Prices may be rising but properties weigh down Greek banks

Greek banks are looking to offload some 25,000 properties left in their possession by borrowers who defaulted on loan payments as they move to clean up their balance sheets.

The assets, estimated by some to be worth some 7 billion euros, are weighing on lenders that have picked up efforts recently to slash non performing loans left behind by the country’s ten year economic crisis.

Many of the properties are not generating revenues and are tying up capital that lenders could be using to generate more business. A large number also require extensive maintenance work, costing the banks even more, sources say.

Most of the homes ended up with banks after an unsuccessful foreclosure auction though numbers could start dropping.

Forced real estate auctions held by banks and debt management companies are set to resume this month after being frozen due to the pandemic.

Some 2,500 properties expected to go under the hammer by the end of the year, bank officials say.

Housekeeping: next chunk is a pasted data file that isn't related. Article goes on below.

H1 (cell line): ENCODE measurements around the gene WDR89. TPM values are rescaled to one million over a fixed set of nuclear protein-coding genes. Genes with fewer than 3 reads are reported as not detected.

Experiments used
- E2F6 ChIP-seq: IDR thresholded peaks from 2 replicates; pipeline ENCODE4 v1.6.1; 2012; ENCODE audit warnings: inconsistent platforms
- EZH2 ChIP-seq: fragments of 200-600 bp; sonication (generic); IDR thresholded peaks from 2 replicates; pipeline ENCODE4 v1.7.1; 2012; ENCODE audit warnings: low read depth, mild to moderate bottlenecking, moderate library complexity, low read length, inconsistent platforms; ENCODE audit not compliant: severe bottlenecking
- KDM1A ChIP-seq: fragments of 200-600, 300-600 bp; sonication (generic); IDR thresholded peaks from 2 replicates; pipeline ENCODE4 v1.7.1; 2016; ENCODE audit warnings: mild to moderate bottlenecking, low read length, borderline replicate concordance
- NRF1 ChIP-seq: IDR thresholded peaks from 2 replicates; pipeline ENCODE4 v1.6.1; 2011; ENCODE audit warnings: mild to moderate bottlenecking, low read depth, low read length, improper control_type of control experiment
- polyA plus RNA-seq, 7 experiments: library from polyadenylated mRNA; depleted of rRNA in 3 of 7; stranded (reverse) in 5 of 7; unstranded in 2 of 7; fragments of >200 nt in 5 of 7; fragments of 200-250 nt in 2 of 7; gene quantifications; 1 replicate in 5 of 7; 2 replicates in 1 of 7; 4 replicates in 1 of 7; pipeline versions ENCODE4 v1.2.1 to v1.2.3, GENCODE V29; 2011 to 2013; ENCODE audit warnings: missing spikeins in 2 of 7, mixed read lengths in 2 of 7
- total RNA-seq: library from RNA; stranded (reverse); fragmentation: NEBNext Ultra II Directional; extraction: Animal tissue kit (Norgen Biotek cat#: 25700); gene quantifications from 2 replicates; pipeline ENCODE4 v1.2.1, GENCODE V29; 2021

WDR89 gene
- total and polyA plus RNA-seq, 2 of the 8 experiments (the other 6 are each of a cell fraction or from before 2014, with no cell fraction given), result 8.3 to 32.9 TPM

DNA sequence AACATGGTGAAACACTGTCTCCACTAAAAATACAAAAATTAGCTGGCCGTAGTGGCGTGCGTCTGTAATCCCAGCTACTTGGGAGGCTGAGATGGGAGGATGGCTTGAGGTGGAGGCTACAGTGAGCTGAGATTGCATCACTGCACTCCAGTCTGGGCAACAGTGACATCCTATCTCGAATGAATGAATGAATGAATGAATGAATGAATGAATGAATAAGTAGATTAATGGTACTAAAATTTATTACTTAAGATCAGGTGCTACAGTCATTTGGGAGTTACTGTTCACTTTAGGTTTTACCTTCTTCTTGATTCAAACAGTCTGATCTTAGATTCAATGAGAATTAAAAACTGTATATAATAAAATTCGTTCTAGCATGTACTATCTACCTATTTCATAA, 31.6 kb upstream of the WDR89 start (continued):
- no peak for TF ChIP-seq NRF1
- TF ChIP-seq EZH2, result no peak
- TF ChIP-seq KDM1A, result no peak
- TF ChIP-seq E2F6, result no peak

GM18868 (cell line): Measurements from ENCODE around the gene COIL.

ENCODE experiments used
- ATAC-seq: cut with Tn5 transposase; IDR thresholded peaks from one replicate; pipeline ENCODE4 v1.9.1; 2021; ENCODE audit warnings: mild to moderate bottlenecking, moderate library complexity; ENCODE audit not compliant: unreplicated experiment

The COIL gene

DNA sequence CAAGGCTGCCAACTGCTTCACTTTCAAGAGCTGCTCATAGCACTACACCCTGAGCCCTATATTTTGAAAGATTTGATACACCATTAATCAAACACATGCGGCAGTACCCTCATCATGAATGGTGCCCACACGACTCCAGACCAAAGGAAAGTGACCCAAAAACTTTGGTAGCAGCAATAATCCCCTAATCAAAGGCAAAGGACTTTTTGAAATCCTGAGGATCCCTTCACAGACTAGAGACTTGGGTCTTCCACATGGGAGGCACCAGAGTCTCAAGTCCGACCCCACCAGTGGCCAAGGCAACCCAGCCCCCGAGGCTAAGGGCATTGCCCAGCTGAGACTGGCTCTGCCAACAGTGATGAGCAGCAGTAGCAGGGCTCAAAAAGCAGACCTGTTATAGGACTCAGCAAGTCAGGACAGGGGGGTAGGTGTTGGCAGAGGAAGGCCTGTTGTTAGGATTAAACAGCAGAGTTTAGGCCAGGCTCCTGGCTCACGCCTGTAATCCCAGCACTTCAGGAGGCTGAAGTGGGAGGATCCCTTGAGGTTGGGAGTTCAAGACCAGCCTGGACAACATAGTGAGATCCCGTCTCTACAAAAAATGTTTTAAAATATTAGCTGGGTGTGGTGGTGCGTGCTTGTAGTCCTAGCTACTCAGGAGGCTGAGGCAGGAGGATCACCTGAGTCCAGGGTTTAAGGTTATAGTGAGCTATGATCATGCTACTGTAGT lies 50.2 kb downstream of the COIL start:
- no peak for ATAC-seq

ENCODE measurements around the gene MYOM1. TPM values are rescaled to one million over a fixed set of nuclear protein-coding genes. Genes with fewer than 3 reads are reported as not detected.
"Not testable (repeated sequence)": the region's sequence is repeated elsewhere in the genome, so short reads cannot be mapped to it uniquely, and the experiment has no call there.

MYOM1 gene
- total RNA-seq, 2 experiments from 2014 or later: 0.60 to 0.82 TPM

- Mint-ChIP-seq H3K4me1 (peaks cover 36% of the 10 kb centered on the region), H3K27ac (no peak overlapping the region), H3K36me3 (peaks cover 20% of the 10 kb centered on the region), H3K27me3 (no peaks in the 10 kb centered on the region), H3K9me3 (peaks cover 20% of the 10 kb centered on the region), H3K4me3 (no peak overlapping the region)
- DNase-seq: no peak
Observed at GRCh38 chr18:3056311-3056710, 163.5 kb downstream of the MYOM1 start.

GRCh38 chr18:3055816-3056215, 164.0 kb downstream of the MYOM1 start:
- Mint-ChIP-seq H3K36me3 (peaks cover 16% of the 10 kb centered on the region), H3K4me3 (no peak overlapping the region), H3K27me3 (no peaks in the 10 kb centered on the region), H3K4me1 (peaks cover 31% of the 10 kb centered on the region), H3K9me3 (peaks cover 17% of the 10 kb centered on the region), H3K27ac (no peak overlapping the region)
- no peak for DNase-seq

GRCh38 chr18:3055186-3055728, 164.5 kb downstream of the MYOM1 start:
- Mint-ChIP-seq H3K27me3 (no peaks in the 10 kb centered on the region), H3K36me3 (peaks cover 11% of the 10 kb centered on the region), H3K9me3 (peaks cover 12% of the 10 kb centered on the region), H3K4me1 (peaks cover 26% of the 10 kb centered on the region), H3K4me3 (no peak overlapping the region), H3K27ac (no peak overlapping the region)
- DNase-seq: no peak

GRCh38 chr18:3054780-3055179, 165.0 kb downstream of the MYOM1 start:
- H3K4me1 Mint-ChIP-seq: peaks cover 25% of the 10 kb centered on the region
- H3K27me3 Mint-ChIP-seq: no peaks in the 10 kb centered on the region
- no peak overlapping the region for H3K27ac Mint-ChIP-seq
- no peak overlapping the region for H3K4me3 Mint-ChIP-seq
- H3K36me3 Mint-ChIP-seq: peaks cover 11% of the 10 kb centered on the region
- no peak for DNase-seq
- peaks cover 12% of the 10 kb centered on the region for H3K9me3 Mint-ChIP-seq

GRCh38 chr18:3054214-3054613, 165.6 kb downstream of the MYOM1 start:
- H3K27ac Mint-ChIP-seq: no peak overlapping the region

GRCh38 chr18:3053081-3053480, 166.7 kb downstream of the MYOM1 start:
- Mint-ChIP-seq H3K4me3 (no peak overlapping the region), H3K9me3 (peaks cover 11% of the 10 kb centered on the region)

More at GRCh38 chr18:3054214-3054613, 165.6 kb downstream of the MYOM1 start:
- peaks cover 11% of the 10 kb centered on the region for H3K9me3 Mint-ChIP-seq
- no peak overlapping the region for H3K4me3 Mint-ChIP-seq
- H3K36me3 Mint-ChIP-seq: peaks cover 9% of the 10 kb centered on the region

Online auctions had been put on hold by the Greek government in a bid to protect vulnerable borrowers, while new bankruptcy regulations where voted on earlier this year by parliament, introducing changes, such as providing a second chance for those in financial strife.

Improving outlook for 2021

With market conditions improving, lenders are carefully working on strategic plans to maximize revenues from the properties. With more than half of the 7,000 assets they hold being residential housing, the outlook is good.

The latest data shows that strong demand for homes in Greece pushed prices up 4.6 percent in the second quarter of the years, in an upward trend expected to continue in 2021 and 2022.

Economists forecast that price hikes could be in line, or a bit less, than expansion in GDP growth that is tipped grow by about 6 percent for the year.

Alpha Bank in hunt for investor

In order to maximize the value of its property portfolio and subsidiary Alpha Astika Akinita, Alpha Bank has started looking for a strategic partner.

Through its Skyline Project, the lender said that it is looking for an investor that will take a majority stake in a joint venture that will own the assets.

Alpha Bank’s real estate assets are estimated to be worth some 800 million euros and the deal with the strategic investor is scheduled to wind up in the first half of the year.

Piraeus Bank, the country’s largest lender, is also believed to be looking to sell a large chunk of its property portfolio to a strategic investor.